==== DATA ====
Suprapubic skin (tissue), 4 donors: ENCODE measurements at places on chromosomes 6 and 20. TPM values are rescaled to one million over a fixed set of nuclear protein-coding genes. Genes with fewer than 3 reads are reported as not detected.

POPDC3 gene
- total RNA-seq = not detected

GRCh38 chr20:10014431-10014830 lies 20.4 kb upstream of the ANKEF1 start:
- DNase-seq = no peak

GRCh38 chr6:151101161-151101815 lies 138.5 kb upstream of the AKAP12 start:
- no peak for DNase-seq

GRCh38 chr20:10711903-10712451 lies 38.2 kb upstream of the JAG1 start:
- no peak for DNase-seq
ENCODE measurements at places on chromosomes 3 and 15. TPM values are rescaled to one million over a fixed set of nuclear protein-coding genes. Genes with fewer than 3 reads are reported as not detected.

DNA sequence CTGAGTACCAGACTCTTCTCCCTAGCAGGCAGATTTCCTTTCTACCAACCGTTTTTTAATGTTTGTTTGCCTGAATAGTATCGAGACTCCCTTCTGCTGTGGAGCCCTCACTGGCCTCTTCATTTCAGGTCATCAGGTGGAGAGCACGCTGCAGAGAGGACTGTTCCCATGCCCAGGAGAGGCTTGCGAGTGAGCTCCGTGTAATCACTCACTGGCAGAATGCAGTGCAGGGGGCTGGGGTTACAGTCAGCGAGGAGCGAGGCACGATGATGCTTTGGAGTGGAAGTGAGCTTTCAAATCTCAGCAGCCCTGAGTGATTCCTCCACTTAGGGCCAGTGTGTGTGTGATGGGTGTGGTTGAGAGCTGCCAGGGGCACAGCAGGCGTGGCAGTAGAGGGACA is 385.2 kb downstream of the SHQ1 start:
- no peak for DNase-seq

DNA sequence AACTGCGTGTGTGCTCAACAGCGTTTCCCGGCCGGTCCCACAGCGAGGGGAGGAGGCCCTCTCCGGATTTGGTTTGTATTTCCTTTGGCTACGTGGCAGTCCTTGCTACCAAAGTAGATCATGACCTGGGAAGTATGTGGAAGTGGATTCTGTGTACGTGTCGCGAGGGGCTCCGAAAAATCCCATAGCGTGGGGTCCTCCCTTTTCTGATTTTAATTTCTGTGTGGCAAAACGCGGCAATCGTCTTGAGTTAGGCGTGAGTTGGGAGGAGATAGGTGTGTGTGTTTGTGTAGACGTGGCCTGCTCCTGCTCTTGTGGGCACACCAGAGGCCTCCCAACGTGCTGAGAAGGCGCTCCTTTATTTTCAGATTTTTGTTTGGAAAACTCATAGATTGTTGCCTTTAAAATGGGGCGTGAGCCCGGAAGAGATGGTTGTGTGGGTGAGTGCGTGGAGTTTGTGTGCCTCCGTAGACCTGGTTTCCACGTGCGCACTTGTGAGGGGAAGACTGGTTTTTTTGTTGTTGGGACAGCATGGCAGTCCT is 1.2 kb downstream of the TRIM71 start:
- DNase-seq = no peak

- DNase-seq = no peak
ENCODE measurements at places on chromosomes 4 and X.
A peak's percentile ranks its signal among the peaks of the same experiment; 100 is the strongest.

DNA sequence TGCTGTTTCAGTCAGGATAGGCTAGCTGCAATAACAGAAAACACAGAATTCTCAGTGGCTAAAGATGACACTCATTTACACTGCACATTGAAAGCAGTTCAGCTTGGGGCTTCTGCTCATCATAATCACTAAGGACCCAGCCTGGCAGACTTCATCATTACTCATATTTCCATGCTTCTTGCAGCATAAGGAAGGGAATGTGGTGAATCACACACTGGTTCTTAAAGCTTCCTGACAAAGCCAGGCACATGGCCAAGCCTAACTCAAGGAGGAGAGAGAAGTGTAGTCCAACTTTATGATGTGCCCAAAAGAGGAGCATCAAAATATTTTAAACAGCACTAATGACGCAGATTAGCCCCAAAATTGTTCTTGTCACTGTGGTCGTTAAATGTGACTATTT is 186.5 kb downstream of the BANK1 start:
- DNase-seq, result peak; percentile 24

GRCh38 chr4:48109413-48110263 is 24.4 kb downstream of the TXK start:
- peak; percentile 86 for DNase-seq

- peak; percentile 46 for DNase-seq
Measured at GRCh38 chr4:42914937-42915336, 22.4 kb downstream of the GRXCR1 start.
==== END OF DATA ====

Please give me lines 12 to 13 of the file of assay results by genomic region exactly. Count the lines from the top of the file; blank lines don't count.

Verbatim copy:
- no peak for DNase-seq

DNA sequence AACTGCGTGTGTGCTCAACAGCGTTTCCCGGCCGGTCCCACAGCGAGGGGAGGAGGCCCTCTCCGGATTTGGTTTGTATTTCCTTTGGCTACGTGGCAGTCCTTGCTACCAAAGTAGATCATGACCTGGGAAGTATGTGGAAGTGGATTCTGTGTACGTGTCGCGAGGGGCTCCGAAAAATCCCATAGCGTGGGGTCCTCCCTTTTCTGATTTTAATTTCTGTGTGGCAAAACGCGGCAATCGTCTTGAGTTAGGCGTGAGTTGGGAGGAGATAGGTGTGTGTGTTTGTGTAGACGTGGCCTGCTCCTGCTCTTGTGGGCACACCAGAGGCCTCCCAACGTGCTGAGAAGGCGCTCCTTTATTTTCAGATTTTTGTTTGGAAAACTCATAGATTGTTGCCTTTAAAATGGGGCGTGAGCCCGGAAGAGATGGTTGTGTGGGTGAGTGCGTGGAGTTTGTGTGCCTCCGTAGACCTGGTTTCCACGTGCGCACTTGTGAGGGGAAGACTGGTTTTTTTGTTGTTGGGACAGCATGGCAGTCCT is 1.2 kb downstream of the TRIM71 start: